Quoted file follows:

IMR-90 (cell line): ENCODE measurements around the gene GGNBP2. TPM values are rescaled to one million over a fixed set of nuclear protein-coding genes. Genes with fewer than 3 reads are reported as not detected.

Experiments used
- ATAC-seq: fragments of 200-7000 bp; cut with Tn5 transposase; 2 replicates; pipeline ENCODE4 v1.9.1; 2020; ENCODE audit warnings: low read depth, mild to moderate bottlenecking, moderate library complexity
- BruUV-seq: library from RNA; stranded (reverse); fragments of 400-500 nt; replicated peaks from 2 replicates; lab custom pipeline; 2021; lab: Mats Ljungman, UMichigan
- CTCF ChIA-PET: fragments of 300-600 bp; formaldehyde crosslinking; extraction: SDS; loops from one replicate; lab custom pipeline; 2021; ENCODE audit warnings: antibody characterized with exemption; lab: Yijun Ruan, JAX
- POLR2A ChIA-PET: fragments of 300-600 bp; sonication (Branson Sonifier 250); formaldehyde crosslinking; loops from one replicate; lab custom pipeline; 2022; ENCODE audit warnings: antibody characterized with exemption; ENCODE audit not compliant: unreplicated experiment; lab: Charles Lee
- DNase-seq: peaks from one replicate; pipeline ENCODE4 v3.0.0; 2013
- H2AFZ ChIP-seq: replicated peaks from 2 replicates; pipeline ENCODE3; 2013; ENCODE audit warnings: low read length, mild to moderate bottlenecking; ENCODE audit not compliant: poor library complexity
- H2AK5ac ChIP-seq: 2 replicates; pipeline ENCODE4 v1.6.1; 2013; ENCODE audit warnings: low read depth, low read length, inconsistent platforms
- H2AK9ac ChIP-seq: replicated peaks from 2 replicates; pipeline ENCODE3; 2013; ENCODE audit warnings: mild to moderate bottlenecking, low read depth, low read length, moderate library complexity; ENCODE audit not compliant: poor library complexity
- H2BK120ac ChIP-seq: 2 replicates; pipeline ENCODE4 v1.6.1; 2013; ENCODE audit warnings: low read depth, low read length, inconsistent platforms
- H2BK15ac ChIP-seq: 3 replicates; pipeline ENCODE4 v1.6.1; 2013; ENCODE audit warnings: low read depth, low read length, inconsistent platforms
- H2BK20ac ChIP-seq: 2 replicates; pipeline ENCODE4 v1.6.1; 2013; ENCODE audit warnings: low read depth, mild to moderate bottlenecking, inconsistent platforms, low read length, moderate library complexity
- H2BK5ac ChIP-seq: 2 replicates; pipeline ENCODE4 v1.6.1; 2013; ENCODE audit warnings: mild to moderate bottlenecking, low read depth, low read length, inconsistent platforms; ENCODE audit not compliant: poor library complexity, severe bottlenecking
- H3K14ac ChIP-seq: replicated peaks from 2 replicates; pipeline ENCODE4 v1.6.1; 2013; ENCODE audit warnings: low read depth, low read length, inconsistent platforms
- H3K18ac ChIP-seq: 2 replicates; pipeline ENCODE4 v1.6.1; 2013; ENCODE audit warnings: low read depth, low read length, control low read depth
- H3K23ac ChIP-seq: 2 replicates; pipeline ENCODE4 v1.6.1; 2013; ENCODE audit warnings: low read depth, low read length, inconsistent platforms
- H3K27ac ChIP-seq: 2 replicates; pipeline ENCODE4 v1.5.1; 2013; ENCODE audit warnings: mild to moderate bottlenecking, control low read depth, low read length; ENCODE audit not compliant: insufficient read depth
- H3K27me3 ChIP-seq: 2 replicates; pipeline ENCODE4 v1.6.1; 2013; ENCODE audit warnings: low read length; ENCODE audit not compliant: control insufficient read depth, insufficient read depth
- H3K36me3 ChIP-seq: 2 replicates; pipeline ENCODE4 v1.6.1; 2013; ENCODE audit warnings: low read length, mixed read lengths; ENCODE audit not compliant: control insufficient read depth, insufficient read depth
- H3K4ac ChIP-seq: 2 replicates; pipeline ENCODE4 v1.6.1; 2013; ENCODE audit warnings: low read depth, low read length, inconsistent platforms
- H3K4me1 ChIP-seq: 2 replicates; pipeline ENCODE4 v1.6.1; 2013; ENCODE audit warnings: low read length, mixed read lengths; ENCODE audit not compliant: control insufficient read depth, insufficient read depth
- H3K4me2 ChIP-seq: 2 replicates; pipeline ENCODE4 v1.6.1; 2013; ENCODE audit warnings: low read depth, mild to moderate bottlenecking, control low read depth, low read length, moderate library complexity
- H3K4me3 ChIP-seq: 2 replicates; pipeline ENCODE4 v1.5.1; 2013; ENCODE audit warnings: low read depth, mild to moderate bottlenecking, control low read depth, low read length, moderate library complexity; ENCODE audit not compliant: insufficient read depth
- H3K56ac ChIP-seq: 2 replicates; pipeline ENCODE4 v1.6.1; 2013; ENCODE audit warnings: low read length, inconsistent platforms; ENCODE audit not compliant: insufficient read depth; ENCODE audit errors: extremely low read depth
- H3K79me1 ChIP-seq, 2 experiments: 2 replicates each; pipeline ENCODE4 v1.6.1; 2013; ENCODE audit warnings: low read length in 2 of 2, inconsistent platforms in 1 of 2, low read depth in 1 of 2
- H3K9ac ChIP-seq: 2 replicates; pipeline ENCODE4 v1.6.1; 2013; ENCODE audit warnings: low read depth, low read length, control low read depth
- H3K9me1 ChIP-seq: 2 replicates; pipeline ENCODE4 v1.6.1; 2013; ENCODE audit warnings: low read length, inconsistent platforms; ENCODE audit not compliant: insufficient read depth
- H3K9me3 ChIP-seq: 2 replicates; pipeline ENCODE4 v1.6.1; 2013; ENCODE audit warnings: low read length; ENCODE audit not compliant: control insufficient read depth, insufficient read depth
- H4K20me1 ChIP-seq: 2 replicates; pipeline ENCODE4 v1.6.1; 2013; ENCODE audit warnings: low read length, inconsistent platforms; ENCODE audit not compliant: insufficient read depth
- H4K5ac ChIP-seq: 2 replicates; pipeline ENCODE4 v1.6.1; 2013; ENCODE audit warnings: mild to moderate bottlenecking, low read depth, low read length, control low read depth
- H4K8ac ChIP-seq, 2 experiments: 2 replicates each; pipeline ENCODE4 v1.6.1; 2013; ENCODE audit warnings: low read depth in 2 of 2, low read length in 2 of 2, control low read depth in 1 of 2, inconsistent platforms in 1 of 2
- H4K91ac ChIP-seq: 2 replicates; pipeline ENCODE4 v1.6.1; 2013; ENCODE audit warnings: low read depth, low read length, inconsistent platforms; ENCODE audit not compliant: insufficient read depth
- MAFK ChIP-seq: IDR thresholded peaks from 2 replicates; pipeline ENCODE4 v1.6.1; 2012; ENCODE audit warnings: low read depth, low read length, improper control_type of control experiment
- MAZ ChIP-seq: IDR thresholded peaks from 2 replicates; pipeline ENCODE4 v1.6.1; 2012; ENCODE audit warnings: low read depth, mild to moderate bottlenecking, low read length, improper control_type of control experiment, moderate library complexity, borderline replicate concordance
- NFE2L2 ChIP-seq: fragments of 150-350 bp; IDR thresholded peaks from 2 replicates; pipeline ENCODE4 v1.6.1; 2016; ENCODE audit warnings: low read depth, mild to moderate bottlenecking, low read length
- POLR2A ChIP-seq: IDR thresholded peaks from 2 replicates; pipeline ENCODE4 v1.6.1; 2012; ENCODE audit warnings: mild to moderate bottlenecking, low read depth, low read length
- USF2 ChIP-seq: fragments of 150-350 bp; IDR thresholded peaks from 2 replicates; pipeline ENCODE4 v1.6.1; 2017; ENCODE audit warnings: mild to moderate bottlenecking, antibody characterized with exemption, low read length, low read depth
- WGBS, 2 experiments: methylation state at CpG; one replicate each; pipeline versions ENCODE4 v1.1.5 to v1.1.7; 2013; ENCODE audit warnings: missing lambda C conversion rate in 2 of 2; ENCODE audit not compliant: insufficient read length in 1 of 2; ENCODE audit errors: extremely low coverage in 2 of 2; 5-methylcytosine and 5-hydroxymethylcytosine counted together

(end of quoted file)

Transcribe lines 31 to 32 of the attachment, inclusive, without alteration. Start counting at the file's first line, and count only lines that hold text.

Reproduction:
- H4K5ac ChIP-seq: 2 replicates; pipeline ENCODE4 v1.6.1; 2013; ENCODE audit warnings: mild to moderate bottlenecking, low read depth, low read length, control low read depth
- H4K8ac ChIP-seq, 2 experiments: 2 replicates each; pipeline ENCODE4 v1.6.1; 2013; ENCODE audit warnings: low read depth in 2 of 2, low read length in 2 of 2, control low read depth in 1 of 2, inconsistent platforms in 1 of 2